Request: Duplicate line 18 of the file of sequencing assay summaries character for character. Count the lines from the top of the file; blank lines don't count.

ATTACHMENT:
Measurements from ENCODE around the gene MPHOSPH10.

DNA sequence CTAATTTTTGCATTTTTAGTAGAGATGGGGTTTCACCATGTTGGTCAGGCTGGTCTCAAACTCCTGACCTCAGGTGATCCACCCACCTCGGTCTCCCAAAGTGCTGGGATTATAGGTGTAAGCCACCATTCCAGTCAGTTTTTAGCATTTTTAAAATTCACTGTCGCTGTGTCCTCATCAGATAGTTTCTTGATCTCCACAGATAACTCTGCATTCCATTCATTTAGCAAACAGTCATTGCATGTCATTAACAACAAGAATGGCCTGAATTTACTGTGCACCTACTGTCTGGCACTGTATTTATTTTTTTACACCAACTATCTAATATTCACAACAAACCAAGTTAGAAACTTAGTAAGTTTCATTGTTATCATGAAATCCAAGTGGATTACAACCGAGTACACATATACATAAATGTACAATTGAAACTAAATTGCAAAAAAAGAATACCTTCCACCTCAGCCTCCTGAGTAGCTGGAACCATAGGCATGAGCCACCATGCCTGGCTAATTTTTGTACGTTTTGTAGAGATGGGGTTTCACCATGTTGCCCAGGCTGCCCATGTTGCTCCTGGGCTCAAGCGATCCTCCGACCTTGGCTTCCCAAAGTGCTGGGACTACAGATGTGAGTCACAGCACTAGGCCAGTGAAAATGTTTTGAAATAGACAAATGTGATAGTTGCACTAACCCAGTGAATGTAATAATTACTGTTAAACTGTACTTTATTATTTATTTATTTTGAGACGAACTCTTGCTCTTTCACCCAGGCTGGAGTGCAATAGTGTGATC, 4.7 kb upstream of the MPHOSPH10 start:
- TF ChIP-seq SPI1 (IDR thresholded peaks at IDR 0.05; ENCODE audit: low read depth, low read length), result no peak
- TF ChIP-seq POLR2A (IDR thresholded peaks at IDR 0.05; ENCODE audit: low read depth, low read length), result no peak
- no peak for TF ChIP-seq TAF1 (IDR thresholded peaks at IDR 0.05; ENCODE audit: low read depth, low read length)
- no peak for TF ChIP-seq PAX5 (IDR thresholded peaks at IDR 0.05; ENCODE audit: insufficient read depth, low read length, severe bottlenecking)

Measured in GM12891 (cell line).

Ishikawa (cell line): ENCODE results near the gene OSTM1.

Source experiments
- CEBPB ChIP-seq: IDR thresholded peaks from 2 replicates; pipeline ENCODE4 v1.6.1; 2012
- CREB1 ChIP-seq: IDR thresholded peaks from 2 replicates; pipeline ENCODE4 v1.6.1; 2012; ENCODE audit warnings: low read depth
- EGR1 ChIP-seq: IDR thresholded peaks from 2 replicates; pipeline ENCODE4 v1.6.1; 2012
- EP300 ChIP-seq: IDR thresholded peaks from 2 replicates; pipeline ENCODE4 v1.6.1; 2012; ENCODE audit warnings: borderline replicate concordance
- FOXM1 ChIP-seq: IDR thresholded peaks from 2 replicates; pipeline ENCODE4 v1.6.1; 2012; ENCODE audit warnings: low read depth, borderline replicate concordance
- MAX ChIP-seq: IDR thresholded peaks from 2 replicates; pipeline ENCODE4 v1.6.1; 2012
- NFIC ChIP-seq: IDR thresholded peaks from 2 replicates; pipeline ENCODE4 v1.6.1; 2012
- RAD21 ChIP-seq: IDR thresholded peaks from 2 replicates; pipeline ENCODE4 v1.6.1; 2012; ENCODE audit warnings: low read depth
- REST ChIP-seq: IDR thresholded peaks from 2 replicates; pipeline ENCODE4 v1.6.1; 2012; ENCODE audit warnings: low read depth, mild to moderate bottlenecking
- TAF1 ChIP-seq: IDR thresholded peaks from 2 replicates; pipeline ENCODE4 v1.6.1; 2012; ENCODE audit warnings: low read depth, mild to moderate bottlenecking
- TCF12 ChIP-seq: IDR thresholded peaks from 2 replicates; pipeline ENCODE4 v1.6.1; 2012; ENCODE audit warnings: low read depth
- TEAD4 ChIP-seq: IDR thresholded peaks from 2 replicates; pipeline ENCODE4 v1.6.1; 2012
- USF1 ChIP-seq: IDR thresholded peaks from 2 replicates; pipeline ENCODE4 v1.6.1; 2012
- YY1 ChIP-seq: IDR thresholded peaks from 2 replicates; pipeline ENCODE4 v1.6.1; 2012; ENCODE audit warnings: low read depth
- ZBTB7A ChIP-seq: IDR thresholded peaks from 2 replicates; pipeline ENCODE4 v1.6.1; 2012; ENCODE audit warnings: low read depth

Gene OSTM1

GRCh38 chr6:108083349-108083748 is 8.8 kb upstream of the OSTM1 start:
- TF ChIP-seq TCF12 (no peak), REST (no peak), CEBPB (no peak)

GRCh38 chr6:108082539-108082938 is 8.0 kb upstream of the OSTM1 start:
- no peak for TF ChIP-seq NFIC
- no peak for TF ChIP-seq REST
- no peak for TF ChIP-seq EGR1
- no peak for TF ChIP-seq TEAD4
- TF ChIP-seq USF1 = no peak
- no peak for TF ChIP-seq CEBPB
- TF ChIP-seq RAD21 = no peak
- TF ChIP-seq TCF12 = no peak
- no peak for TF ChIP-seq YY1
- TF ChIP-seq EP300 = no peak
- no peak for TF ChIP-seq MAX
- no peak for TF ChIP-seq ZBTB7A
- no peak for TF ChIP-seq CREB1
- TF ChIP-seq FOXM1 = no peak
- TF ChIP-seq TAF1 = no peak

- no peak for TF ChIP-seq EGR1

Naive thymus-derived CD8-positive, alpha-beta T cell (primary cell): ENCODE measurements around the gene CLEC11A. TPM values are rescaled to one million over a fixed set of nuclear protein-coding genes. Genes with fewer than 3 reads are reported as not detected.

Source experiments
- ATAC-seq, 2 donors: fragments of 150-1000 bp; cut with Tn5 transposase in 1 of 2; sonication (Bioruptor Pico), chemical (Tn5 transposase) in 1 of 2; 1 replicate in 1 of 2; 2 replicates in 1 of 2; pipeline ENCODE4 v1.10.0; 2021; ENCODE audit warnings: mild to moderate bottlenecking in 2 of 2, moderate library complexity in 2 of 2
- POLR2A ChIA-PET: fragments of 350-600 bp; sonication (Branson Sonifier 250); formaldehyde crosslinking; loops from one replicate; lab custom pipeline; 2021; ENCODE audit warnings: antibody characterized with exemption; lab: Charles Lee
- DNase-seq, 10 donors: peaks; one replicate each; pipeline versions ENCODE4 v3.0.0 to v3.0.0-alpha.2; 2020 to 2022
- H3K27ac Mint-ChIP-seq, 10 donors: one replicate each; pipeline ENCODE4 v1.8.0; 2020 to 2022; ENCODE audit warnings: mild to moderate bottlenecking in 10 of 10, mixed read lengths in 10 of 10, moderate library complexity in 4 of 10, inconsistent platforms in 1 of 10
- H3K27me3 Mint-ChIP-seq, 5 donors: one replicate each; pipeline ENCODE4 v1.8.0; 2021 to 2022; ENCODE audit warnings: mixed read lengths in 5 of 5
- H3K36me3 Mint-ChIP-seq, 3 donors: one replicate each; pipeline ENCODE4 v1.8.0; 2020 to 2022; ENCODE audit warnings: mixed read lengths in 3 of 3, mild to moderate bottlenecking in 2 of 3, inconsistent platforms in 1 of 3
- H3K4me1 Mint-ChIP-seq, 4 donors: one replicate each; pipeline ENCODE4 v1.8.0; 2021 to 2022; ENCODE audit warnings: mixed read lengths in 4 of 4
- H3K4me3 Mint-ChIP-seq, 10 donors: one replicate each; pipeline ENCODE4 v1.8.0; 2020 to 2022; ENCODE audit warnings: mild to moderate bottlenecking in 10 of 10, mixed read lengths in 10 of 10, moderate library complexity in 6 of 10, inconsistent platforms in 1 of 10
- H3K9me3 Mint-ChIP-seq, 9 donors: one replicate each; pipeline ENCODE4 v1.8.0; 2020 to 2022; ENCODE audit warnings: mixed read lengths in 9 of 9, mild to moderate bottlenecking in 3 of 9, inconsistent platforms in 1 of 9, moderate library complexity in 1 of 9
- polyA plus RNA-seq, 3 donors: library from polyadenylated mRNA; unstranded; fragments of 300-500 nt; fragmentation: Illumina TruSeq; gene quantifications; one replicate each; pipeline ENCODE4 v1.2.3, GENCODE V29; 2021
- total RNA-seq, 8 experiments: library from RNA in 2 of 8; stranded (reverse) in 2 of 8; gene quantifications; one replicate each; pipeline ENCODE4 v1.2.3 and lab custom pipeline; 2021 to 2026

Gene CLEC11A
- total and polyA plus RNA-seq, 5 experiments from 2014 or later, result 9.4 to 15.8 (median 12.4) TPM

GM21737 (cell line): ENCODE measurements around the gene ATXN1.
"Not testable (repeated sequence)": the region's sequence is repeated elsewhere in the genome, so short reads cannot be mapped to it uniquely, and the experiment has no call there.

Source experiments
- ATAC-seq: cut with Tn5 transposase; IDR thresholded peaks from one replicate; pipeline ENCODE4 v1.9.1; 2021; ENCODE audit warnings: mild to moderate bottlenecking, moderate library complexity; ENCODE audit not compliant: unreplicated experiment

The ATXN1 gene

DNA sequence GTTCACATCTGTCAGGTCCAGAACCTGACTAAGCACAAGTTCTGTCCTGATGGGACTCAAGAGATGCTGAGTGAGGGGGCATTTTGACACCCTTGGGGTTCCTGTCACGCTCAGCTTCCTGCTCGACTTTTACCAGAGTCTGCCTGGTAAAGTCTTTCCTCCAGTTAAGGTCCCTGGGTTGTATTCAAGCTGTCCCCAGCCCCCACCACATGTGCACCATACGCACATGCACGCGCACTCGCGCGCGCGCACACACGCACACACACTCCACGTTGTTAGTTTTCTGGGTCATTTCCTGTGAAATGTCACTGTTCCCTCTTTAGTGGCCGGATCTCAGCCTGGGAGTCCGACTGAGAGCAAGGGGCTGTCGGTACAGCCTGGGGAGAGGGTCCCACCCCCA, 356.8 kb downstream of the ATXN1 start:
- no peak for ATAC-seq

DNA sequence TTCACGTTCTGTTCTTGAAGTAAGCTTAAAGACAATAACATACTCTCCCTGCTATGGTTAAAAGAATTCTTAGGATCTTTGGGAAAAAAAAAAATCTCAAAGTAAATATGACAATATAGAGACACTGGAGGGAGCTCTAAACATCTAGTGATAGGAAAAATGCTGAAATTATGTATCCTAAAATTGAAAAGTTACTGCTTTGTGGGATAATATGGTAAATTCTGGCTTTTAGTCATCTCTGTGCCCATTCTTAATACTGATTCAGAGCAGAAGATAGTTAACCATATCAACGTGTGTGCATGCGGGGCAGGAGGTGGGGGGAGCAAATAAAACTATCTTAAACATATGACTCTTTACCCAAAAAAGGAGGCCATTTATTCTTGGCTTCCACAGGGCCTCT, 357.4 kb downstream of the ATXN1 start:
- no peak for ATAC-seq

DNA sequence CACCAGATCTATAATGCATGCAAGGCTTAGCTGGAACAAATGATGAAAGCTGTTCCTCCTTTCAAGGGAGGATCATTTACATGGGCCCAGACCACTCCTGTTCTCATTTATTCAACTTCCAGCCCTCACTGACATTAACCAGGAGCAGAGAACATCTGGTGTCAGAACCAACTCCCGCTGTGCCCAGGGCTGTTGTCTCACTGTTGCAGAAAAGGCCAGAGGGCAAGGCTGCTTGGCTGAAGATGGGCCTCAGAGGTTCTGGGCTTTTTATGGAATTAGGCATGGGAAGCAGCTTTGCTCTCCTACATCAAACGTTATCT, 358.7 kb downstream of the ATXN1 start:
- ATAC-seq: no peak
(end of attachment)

- REST ChIP-seq: IDR thresholded peaks from 2 replicates; pipeline ENCODE4 v1.6.1; 2012; ENCODE audit warnings: low read depth, mild to moderate bottlenecking